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Justice for All: Putting Victims at the Heart of Criminal Justice?

NCJ Number
Journal of Law and Society Volume: 30 Issue: 2 Dated: June 2003 Pages: 309-326
John D. Jackson
Date Published
June 2003
18 pages
This article examines and critiques the Labour government’s assertion in its White Paper, Justice for All, that the criminal justice system will be rebalanced in the favor of crime victims and witnesses.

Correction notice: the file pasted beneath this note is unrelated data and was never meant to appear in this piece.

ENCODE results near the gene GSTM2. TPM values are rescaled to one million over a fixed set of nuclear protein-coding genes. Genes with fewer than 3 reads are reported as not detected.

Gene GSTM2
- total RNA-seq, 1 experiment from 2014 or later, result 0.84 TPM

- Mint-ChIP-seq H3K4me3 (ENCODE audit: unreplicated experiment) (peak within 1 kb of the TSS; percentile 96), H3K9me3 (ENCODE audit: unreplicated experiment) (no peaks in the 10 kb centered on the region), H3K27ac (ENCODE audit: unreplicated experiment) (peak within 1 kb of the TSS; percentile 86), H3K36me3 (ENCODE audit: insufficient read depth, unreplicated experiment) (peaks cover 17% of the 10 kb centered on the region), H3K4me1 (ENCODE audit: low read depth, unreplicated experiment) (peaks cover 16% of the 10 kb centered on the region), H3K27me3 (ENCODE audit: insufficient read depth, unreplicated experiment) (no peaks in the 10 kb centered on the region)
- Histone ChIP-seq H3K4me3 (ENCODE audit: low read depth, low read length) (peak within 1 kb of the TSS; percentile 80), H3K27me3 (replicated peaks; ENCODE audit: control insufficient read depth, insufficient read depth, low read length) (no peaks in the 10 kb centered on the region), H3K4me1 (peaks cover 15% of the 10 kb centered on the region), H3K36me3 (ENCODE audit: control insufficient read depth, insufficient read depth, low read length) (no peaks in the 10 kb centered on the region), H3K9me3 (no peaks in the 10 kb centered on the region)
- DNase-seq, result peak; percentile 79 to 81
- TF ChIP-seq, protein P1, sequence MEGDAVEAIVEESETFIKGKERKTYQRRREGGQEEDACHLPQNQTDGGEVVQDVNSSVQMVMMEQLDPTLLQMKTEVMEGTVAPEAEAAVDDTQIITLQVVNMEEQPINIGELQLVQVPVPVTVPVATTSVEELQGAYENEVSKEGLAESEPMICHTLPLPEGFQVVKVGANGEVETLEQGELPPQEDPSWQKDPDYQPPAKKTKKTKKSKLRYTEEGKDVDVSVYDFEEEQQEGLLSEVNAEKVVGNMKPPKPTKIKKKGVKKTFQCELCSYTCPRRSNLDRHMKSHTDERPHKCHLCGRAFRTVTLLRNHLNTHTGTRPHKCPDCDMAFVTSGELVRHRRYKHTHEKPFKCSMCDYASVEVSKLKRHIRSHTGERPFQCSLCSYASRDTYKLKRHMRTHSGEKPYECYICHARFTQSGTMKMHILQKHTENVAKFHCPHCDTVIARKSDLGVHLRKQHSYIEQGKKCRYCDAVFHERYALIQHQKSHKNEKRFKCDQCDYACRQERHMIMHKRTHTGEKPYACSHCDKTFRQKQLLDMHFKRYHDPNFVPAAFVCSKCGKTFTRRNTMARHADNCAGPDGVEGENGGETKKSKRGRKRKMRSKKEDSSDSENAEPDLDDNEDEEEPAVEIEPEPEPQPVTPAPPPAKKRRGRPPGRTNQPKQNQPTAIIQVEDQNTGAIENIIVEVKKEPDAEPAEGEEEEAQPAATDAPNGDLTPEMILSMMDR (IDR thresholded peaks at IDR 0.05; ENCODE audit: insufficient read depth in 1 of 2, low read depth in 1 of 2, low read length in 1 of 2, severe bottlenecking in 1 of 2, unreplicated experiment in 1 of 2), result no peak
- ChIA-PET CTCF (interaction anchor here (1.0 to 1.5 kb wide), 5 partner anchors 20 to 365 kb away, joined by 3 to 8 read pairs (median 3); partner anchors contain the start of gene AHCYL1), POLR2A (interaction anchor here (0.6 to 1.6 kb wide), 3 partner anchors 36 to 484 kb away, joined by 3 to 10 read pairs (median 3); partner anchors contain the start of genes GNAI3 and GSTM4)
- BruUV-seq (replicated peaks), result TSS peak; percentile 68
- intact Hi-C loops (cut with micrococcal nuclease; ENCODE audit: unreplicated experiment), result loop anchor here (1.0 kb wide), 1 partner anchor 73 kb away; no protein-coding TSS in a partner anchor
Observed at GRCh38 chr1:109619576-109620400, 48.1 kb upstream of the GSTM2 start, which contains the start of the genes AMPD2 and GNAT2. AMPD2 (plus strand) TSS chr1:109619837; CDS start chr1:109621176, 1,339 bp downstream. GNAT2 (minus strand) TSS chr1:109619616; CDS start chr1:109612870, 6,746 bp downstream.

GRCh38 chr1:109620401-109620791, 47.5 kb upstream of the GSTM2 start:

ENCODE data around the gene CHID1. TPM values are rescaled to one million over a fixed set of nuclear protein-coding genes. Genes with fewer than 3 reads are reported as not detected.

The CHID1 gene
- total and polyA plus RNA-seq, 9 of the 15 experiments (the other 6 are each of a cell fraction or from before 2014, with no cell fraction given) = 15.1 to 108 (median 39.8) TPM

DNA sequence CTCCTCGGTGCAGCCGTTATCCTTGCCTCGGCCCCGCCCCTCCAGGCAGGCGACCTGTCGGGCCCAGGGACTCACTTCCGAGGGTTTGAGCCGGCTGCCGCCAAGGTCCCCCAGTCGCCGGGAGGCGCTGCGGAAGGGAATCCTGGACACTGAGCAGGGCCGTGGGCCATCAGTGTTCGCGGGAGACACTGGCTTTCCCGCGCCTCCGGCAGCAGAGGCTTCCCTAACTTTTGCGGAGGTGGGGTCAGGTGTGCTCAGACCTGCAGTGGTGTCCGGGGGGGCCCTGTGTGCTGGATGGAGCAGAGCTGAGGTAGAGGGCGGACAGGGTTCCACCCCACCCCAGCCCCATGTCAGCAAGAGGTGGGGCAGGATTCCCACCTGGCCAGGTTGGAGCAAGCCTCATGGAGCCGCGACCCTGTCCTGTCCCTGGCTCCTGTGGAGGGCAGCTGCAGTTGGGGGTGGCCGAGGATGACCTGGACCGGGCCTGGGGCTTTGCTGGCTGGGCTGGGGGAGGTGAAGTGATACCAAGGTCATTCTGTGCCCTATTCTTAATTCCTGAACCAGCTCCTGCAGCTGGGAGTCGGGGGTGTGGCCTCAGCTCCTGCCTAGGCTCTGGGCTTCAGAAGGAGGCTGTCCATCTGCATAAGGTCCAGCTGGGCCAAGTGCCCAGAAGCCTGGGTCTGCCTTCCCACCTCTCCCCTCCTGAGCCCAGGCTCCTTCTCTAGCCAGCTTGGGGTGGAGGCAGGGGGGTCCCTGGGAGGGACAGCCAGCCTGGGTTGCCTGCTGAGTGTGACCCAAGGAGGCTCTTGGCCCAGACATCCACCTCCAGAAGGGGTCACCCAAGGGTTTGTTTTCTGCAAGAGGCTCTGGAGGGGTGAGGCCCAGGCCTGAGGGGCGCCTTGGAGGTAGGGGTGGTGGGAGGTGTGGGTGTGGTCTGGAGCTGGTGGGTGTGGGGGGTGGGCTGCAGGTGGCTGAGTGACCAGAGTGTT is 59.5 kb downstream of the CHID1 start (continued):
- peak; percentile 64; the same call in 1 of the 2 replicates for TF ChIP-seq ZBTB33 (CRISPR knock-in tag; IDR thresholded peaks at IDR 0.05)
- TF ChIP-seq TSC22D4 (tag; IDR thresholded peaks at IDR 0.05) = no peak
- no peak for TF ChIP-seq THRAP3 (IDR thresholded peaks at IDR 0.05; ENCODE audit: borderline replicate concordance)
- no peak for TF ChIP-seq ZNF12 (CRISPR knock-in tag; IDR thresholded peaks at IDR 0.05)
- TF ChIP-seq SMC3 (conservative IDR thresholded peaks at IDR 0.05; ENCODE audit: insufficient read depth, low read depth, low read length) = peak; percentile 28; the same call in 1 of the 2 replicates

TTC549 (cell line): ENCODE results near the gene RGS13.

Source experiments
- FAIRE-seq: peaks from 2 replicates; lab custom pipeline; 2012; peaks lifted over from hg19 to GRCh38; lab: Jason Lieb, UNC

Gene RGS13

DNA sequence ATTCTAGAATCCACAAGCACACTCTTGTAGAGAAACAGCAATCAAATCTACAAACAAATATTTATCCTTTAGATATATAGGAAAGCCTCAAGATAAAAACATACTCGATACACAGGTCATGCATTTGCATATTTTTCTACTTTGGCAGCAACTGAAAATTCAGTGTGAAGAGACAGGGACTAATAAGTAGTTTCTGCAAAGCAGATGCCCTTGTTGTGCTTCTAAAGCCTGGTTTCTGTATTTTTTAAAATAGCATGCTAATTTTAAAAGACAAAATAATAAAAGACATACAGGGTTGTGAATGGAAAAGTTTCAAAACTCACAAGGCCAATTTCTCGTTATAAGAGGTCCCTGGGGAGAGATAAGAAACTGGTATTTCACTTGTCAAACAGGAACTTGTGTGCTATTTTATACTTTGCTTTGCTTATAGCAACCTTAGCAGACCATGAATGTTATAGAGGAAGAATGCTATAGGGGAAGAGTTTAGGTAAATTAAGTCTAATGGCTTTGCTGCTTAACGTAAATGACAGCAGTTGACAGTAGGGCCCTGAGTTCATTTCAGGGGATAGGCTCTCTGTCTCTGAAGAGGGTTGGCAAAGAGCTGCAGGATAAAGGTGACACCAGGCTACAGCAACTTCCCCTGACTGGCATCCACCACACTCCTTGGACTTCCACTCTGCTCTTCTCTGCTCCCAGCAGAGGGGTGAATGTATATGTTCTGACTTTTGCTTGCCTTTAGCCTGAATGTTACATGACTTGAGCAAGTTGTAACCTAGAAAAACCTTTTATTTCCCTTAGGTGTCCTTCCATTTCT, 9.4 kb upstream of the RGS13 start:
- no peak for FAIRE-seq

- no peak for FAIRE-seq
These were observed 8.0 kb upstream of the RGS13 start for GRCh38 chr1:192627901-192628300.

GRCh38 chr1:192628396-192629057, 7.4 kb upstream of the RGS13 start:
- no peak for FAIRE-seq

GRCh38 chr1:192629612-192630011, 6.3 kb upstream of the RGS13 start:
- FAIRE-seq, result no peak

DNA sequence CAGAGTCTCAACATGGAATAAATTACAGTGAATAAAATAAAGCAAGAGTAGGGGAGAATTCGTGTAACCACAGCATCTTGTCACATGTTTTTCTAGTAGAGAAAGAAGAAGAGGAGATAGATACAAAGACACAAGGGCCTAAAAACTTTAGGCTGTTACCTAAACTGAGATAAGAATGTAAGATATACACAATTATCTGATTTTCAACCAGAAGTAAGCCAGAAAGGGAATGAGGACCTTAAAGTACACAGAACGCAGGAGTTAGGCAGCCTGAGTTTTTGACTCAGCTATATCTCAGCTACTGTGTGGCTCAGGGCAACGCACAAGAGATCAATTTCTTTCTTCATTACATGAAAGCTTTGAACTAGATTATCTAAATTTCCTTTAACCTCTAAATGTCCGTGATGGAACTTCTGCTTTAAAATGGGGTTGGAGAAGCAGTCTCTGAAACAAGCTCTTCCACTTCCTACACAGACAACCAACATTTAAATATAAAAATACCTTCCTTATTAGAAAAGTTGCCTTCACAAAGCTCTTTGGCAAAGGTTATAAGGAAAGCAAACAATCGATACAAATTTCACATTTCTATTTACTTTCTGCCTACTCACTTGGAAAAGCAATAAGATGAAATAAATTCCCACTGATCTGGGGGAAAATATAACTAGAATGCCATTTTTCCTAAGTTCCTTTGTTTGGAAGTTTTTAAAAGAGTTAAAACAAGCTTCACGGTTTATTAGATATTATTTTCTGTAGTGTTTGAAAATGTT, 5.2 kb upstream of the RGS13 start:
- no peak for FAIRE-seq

The thesis that the criminal justice system should cater to the needs of crime victims has been emphasized as part of the Labour government’s remodeling of the criminal justice system. The government asserted in its 2002 White Paper that by centralizing the views and concerns of crime victims and witnesses, the criminal justice system will be better able to reduce crime and bring offenders to justice. The author claims there exists a tension between instrumental crime control concerns and victim-oriented community concerns. This tension is made clear in the different explanations offered for a victim-oriented criminal justice system. The instrumental crime control argument suggests that the justice system relies on witnesses and victims to report crime; without the help of victims and witnesses, the criminal justice system cannot properly reduce crime and punish offenders. The victim-oriented argument suggests that a victim-oriented justice system revives the spirit of community and empowers individuals, both of which are necessary to the effective reduction of crime. The author argues that the government’s strategy will result in injustices to defendants with little or no tangible benefits for victims and communities. Indeed, it is argued that the victim-centered justice system being touted by the government is actually a convenient mask for the government’s actual goal of stripping defendant’s of their rights in favor of the prosecution.